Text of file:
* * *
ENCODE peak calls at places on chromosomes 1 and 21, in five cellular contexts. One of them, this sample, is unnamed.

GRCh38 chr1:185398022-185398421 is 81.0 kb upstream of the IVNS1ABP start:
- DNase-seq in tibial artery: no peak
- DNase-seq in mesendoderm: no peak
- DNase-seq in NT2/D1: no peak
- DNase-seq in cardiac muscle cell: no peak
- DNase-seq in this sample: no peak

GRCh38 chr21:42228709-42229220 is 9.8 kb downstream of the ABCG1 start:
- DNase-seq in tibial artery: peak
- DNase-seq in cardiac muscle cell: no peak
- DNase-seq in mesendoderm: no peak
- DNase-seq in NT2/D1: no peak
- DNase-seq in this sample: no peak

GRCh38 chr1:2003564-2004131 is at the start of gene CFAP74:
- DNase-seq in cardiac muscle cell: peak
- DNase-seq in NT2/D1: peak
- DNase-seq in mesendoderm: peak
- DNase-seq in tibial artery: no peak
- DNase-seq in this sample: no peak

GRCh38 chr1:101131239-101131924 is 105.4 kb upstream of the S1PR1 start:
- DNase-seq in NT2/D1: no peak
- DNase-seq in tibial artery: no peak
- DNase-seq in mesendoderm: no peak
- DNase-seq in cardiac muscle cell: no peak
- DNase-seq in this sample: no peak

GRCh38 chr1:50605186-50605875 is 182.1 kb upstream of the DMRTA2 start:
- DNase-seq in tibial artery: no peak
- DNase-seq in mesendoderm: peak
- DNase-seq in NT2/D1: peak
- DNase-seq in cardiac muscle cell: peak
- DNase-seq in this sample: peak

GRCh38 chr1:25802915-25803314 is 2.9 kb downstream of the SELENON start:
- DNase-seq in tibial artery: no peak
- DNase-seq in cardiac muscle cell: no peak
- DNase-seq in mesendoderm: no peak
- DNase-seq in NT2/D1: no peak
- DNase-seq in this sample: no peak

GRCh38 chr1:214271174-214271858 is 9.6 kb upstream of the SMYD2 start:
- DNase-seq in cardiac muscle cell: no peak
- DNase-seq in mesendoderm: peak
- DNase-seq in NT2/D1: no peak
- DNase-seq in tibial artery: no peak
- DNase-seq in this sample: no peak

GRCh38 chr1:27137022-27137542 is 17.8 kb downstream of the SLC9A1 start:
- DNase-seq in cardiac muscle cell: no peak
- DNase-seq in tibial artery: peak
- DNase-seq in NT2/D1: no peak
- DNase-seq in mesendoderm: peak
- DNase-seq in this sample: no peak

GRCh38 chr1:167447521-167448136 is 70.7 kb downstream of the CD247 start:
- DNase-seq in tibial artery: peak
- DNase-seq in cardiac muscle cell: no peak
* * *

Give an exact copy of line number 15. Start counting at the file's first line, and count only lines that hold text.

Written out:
- DNase-seq in cardiac muscle cell: peak